Media Ethics/Law By Manuel Romero

The United States vs. Xavier Alvarez  Case.

(1st amendment-free speech)

by Manuel Romero

This case dealt with a man named Xavier Alvarez who had lied at a Water District meeting stating that he received a Congressional Medal of Honor because he got injured while in action. Due to a law called Stolen Valor Act, he was indicted. This act made it a federal misdemeanor to lie about receiving military awards and had a special penalty for an individual who lied about receiving the Congressional Medal of Honor. (Harvard Law Review,Vol. 126:176) Initially, Alvarez had argued that this law went against his freedom of speech, but lost. However, it was later overturned by Court of Appeals. It was also confirmed by the Supreme Court which ruled that this type of speech was not unprotected by the  first amendment. One of the judges from the Supreme Court argued that it was written to broadly.

Harvard Law Review argued that while the Supreme Court was correct in declaring that law to be unconstitutional, they should have adopted an approach based on how much harm that lie could have created and argued that the speech “targeted by the act was not so harmful [creating for example, psychological or emotional trauma]”.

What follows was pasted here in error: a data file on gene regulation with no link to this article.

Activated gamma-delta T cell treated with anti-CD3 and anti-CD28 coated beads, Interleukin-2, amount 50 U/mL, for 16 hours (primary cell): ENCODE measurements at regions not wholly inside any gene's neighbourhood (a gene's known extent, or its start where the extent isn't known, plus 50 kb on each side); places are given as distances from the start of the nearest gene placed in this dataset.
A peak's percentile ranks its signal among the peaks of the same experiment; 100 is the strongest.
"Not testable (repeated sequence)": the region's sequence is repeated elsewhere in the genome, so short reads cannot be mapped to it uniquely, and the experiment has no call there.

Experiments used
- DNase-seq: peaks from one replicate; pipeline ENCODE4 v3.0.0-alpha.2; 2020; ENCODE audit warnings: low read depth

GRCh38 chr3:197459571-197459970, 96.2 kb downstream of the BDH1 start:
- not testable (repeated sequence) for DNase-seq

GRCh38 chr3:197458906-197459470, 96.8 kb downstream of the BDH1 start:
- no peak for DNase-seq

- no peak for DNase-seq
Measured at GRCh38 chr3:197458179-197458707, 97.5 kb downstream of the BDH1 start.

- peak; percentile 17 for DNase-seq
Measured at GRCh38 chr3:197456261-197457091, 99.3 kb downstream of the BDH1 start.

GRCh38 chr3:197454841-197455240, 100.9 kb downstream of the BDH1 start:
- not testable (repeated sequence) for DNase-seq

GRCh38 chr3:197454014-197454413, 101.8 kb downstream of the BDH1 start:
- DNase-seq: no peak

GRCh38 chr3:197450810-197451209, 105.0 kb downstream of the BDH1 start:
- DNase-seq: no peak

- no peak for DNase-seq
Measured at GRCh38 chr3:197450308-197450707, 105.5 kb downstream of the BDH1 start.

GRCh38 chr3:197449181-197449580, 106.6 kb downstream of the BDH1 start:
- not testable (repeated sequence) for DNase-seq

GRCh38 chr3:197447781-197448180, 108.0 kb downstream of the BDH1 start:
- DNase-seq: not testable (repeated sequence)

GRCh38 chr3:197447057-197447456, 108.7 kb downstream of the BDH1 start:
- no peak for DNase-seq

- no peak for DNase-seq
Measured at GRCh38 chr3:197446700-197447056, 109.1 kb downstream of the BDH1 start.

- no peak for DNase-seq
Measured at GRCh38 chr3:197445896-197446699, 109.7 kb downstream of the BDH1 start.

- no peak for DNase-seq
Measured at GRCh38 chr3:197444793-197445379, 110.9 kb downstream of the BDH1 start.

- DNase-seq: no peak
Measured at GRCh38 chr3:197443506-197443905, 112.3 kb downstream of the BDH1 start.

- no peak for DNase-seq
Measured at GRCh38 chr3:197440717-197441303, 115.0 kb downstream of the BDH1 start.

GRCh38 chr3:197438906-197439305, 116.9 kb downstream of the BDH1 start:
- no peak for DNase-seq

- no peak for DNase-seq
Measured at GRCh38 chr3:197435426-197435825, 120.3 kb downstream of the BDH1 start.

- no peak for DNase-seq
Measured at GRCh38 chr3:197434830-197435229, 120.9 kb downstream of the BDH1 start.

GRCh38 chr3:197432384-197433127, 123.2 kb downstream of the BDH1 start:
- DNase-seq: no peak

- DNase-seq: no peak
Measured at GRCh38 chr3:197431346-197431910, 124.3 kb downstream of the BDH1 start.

It was interesting to note that while that lie was morally wrong, it was still protected by the 1st amendment. Nevertheless, there are types of lies that the Supreme Court has ruled unprotected such as defamation , child pornography, fraud, among others  (Harvard Law Review,Vol. 126:176). My reaction was mixed because I understood (at least somewhat) both sides, and I understand  why individuals who have earn those medal would feel upset.

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